Pawtuxet History

“In the beginning…”

Pawtuxet Village is one of America’s most historic sites.…the very spot where America launched its first official act of the Revolutionary War . It was here in 1772 where Rhode Island patriots took the first organized military action toward independence by attacking and burning the hated revenue ship,  the H.M.S. Gaspee in the bay. This first act led directly to the establishment of the Committee of Correspondence, unifying the individual colonies and starting the process of the American Revolution.
“PAWTUXET” means ‘Little Falls’ in the native language. This area was originally occupied by the Somonoce Pawtuxet tribe (part of the larger Narragansett Indian nation), who used the area as a feasting ground, until the year 1638 when Rhode Island founder Roger Williams purchased the property extending south from Providence to the Pawtuxet River. Meanwhile Samuel Gorton, the founder of Warwick purchased the land south of the Pawtuxet River.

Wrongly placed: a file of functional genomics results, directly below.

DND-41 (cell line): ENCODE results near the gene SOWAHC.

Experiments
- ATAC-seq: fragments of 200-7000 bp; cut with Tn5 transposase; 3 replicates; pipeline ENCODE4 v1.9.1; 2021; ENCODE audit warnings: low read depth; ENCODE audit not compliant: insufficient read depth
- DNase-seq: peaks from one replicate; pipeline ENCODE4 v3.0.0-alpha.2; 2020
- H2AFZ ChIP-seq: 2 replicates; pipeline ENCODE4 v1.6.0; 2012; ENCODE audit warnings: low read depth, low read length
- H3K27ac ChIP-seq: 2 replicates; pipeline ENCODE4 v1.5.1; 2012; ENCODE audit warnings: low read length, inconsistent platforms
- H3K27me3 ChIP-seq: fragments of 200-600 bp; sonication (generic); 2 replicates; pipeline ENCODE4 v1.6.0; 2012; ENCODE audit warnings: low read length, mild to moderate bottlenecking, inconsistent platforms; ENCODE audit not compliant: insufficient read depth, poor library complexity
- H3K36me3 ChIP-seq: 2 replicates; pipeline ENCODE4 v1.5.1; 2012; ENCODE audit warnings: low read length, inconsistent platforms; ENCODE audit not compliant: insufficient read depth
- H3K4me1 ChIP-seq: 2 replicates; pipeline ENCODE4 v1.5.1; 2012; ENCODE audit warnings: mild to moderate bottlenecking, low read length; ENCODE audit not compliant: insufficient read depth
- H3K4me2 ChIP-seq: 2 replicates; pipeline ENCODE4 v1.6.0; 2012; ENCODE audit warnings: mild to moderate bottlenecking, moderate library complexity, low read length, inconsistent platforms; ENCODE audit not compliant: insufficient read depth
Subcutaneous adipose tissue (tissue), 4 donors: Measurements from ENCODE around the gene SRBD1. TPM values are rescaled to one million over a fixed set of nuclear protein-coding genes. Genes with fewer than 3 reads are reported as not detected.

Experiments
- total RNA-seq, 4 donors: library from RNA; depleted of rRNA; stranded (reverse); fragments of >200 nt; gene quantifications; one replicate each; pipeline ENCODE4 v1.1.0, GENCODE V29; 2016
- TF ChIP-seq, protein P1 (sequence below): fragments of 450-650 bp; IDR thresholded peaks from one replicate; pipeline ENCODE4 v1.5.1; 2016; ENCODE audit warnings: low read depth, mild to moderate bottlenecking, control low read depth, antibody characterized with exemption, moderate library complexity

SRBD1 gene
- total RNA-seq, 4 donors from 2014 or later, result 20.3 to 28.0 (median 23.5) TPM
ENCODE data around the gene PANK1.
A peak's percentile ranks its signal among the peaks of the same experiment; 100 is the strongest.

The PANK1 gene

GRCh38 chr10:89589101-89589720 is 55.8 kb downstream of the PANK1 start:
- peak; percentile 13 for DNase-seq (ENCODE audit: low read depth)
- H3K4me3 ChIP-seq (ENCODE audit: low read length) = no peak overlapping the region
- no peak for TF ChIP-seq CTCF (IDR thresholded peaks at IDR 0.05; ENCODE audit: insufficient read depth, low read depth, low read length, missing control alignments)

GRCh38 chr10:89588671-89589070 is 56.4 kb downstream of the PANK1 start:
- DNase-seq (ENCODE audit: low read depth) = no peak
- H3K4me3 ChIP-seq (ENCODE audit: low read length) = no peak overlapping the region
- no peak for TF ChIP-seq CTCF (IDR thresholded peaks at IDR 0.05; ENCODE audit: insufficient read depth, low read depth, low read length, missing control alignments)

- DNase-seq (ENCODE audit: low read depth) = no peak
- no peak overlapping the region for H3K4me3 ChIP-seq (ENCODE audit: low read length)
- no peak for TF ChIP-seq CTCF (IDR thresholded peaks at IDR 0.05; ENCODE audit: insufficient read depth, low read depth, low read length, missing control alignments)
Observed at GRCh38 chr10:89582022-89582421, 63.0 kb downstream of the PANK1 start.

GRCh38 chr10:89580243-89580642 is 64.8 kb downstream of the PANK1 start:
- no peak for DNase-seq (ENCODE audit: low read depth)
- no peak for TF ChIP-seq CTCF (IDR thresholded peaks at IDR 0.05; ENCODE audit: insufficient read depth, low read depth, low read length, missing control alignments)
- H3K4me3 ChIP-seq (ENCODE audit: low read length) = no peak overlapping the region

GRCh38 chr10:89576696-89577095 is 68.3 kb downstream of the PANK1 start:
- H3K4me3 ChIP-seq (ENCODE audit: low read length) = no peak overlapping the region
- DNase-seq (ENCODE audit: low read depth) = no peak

Early 18th century inhabitants took advantage of the power of the Pawtuxet River by constructing various mills and took advantage of its excellent harbor by building one of America’s premier shipping ports.
Pawtuxet Village remains unique in that it is essentially shared by both Cranston and Warwick… the northern portion is in the city of Cranston, while the portion of the village to the south of the river belongs to the town of Warwick.